The only deck I brought with me was Grixis Death’s Shadow. I had been doing well with it and it still seemed like the best deck, but it was clear that everyone else was adapting. For a moment, I considered playing W/B Tokens, Affinity, Mono-Green Tron, or anything else that might be well-suited to decks trying to fight Grixis Death’s Shadow. Liliana of the Veil is one of the cards that looked particularly well-positioned to fight Eldrazi Tron and Grixis Death’s Shadow. Returning to Jund or Sultai Death’s Shadow seemed like a reasonable plan.
I knew I was going to be the dead money in the Grand Prix, but I enjoy Grixis, so I ran with it.
My main change was to add a third Tasigur, the Golden Fang to the maindeck and cut the Collective Brutalities in the sideboard. Overall, nothing groundbreaking.
I defeated G/R Valakut Round 4, lost a close one to Abzan in Round 5, and played horrendously and got punished against Burn in Round 6. The week was taking its toll and I decided to get out of there rather than try to soldier on. I was looking forward to resting up and enjoying the company.
The third Tasigur, the Golden Fang was mostly great, although there were some issues in the post-board games once you started facing down graveyard hate. I never felt like I needed the Collective Brutalities, even against Burn. They help against Collected Company, but so does having Anger of the Gods. If I move away from both, I might want some additional help against small creatures.
Was Grixis Death’s Shadow the wrong choice? Probably. The Top 8 didn’t have any copies, but two of them did finish 13-2. The Top 32 was littered with Grixis Death’s Shadow, several of which closely resembled the list from my article. Some, however, did some wild innovating.
Owen’s list is the biggest departure from the original list that I’ve seen.
Playing Dismember over Terminate makes the mana slightly easier, although it’s not like the mana is demanding. The biggest gain is fast Death’s Shadows and having additional cheap removal. Having access to the third Watery Grave is nice too. With three Stubborn Denials, having big Death’s Shadows early can be game over, and Dismember helps facilitate that.
My biggest issues with Dismember are how much life it costs (because there is a limit) and how you lose out on ways to remove Death’s Shadow in the mid-game. Overall, those can mitigated to some degree, especially since you typically want the game to end as quickly as possible. It should be noted that with only black removal spells, things like Mirran Crusader can become unbeatable.
There are diminishing returns on each Dismember. While you will probably run into a point where you don’t mind casting a Dismember for three mana, it should be noted that Dismember and Snapcaster Mage aren’t exactly friends. Going lower on Street Wraith mitigates the whole life loss issue to some degree, but that isn’t an ideal solution either.
Still, I’m willing to believe that having the cheaper removal option for the early game is far more important than anything else.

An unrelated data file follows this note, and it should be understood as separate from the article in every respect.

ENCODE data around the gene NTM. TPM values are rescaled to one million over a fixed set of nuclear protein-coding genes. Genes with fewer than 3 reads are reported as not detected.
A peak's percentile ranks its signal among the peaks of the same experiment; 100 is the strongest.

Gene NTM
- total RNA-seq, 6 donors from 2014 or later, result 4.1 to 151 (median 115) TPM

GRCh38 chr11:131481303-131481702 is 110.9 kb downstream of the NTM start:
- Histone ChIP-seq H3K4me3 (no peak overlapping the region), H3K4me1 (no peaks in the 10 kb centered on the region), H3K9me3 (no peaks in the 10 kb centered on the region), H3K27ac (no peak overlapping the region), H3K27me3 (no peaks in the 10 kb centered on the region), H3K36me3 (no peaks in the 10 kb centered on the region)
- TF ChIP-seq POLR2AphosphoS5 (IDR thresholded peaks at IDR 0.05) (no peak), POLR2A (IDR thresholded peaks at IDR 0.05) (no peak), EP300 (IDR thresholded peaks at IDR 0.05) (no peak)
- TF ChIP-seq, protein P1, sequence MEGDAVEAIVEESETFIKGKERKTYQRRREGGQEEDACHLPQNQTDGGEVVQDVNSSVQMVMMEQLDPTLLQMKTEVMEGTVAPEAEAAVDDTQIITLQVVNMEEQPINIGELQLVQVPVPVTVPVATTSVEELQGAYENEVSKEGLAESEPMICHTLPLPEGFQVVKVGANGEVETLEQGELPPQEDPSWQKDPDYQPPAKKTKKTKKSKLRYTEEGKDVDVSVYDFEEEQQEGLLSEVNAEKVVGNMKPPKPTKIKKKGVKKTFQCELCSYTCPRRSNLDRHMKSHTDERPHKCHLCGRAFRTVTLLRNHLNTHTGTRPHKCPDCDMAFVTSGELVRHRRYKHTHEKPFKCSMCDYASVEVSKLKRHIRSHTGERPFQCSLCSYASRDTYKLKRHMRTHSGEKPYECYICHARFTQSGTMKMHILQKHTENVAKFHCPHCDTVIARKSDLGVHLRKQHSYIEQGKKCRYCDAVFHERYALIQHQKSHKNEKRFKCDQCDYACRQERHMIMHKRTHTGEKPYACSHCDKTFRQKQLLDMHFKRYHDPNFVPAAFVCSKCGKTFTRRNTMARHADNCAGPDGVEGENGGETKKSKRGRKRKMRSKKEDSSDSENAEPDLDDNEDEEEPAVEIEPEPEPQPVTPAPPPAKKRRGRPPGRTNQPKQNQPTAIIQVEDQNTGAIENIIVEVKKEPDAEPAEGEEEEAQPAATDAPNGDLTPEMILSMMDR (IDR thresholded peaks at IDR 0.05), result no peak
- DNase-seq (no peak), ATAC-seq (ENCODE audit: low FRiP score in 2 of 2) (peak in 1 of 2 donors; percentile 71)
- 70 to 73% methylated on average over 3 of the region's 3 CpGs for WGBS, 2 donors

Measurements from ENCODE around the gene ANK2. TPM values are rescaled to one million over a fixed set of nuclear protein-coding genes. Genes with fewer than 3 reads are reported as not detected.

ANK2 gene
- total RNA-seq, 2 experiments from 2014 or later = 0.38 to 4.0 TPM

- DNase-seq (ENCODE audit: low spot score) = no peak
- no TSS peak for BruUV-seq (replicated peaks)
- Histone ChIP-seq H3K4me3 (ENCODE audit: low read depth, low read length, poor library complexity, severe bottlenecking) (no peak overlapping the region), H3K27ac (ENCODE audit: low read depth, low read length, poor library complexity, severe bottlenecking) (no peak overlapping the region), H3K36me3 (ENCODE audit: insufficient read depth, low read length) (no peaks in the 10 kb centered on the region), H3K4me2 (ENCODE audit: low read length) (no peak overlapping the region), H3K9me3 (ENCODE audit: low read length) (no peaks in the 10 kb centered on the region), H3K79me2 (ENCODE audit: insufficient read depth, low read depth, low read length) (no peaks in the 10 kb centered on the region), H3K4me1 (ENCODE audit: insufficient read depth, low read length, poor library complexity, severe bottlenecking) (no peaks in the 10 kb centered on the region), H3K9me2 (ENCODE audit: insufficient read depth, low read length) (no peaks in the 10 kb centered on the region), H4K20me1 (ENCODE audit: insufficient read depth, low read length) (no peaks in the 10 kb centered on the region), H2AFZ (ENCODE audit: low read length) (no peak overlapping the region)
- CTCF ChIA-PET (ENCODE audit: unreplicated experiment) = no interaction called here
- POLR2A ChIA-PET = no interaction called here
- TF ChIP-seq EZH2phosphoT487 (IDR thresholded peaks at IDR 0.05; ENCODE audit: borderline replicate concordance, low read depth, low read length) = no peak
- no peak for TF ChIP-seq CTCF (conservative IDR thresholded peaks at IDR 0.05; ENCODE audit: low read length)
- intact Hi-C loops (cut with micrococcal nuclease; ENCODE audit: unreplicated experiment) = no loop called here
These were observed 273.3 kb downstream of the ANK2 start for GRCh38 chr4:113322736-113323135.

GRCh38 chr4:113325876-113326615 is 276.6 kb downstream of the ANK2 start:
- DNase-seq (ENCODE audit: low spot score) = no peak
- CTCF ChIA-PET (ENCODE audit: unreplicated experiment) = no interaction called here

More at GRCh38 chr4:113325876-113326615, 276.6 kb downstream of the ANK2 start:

Dredge is a huge issue, and while it’s one that can be solved by copious amounts of graveyard hate, Anger of the Gods is a card that helps in that matchup and against other creature decks. Getting RR isn’t trivial, but ignoring those matchups isn’t ideal either. Owen presumably thought his matchup against small creature decks was already solid, and he’s wrong. I’d still like to pad my percentages a bit if I could.
Ari’s list was the other departure from the norm, except unlike Owen’s, it’s one I can’t get behind.
Twelve cantrips and three Terminates is incredibly clunky, although Ari did remove some of the top end. Shaving two land kind of makes sense with all the cantrips, but how often do you end up spinning your wheels in the early game with nothing to show for it? There are times where I’m light on velocity and feel like the deck could use another cantrip or two, but I wouldn’t go all-out like Ari did.
Over the course of a tournament, how many hands with a single land are you going to get? Do you keep them? Most Modern decks demand you interact with them quickly, and I can’t see Watery Grave plus Sleight of Hand being a great place to be in this format.
Add one Sleight of Hand? Sure, I could see it. Four seems crazy to me though.
Is splashing red just for Kolaghan’s Command worth it? Given the existence of Eldrazi Tron and Affinity, I’m willing to say yes. Splashing one card in U/B is close to free, and Kolaghan’s Command seems to be the best card to fill in the gaps. If the format seems fast enough that you don’t want the tools to fight a late game, not only would I not play Grixis, but I wouldn’t cut lands for Sleight of Hands.
I had a ton of fun at #GPVEGAS, even though I wish we had afternoon nap time. If I could do it all over again, I’d skip the Sealed Grand Prix entirely and focus on the two Constructed ones. Eating better and staying closer to the event site would have probably helped too.
Then again, maybe next year it will be a simple Modern Masters Grand Prix and I won’t have to worry too much.